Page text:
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Helena Bonham Carter Talks “Toast,” Perfumes, and Hypnotizing Johnny Depp

Helena Bonham Carter Talks “Toast,” Perfumes, and Hypnotizing Johnny Depp (photo)

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Despite the fact that Helena Bonham Carter is currently in England filming Tim Burton’s reimagining of the ’60s TV series “Dark Shadows,” she’s sending her best to America. And she isn’t alone. As the digital distributor Emerging Pictures did last fall for a selection of Australian hits that wouldn’t have made it to U.S. theaters otherwise, the company is teaming up with the Film Society of Lincoln Center and the UK Film Council to bring a group of six acclaimed British films Stateside, kicking off with “Toast,” a ’60s set coming-of-age story based on food writer Nigel Slater’s memoir with Freddie Highmore as his teen surrogate who must compete for the attention of his gruff father against a cleaning woman (Bonham Carter) whose heavenly lemon meringue pie masks the tartness she demonstrates upon becoming the boy’s stepmother.

However, that’s nearly the only thing about the series dubbed “From Britain With Love” that isn’t sweet, considering that after a run at the Film Society of Lincoln Center’s brand new Elinor Bunin Monroe Film Center in New York beginning on June 11th, “Toast” and a collection of other British gems including Peter Mullan’s “NEDs” (the blackly comic Scottish delinquent comedy I heartily approve), the comedy “A Boy Called Dad,” the drama “Third Star” with up-and-comer Benedict Cumberbatch (“War Horse”), the post-traumatic stress disorder character study “In Our Name,” and the rambunctious soccer travelogue “Africa United” will be in theaters from Bay Harbor, Maine to Los Angeles. For the occasion, Bonham Carter got on the phone to discuss her delightful turn as the devilish Mrs. Potter and the unique distribution of “Toast,” as well as her newfound appreciation for cleaning products, how perfumes are integral to finding her characters and how she’s channeling a family member for her latest part.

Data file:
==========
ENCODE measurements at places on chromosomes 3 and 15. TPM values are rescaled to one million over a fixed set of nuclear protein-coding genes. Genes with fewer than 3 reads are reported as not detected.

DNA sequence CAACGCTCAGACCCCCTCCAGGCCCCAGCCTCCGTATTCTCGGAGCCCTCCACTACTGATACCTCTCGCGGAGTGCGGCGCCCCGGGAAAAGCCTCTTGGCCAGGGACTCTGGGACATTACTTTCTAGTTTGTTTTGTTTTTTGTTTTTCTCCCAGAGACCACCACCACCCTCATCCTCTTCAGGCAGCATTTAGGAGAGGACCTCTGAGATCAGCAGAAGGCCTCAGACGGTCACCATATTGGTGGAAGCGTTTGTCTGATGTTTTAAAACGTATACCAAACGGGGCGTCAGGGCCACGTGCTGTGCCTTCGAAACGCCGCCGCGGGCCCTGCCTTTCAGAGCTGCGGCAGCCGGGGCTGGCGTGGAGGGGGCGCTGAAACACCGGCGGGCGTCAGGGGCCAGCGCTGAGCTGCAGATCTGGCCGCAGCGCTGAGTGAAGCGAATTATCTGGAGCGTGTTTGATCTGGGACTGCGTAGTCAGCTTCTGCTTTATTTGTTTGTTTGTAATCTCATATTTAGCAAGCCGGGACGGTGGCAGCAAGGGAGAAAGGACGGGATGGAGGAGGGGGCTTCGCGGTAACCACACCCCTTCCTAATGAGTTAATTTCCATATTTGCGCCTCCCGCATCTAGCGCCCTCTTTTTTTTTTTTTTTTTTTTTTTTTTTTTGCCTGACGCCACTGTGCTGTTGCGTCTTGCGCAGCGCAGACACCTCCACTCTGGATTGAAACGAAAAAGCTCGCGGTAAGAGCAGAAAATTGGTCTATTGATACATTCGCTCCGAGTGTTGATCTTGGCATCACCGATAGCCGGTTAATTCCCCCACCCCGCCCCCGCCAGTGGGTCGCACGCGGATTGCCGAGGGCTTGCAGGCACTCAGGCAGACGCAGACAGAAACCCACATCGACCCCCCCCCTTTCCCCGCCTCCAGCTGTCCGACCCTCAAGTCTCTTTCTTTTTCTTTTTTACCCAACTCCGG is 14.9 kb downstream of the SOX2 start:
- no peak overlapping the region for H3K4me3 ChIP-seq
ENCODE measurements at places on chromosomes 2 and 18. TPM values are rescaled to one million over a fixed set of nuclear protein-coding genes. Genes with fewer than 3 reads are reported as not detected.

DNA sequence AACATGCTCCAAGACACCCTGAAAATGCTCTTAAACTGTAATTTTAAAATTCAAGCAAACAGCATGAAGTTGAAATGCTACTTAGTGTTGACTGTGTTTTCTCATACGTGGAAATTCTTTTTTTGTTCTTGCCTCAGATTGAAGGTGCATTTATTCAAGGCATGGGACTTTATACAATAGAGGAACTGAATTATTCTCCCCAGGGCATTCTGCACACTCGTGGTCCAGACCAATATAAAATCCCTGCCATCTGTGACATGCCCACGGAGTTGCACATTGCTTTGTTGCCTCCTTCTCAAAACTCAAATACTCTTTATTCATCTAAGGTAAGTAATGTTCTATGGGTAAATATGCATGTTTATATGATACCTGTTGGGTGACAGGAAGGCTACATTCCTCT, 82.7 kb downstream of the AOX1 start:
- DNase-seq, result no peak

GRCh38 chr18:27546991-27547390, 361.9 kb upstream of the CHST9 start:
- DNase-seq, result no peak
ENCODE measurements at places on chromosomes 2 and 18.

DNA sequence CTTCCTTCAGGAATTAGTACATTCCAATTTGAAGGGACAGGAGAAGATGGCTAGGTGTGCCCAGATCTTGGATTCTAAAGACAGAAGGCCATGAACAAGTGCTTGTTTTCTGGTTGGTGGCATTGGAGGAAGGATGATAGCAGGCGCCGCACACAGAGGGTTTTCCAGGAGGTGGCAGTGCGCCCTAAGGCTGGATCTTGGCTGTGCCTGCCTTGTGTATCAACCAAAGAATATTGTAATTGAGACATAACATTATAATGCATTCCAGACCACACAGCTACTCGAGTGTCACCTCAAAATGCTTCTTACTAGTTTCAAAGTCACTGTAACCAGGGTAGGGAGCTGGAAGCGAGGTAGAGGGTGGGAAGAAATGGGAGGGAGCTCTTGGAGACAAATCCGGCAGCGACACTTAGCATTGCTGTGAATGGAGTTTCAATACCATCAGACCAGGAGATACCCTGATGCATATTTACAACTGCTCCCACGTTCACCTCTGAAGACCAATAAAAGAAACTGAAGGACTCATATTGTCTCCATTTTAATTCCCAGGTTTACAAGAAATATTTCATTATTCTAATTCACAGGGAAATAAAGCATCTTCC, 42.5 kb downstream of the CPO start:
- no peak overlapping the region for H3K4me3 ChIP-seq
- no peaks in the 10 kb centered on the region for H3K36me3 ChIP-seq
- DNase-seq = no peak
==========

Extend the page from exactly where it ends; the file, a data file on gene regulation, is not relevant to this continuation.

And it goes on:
“Toast” is taking an interesting distribution path to the States and apparently, it did in England as well. Do you like to keep tabs on your films after you’re done filming?

As usual, I pray that they’re just going to get seen somehow. [laughs] But this is definitely back to front because when we made it, it was a BBC film, [so] it was going to be made for television then released theatrically after and I just thought, goodness, how’s that going to work? But I’m fine with it being on television because at least with television, you know you’re going to get an audience, [and] I’m glad that the American audience might come to see it. I saw it being played in a cinema and it played just as well as on television, interestingly enough.

You’ve really shown a commitment to these smaller-scale homegrown films like this and “Sixty-Six.” Has that been harder to do these days?

I’m always attracted to lower budget, not because it’s lower budget, but because they tend to be better scripts. It’s the scripts that tend to be the small arthouse film [that] tend to be more actor-led and character driven. Those are the stories that seem to fall within my taste range. But it’s often been the case, I’ve done so many countless small, independent films that really 3.2 people have seen, so you never know. You do it for the joy of the part and not necessarily expect anyone to see the final product.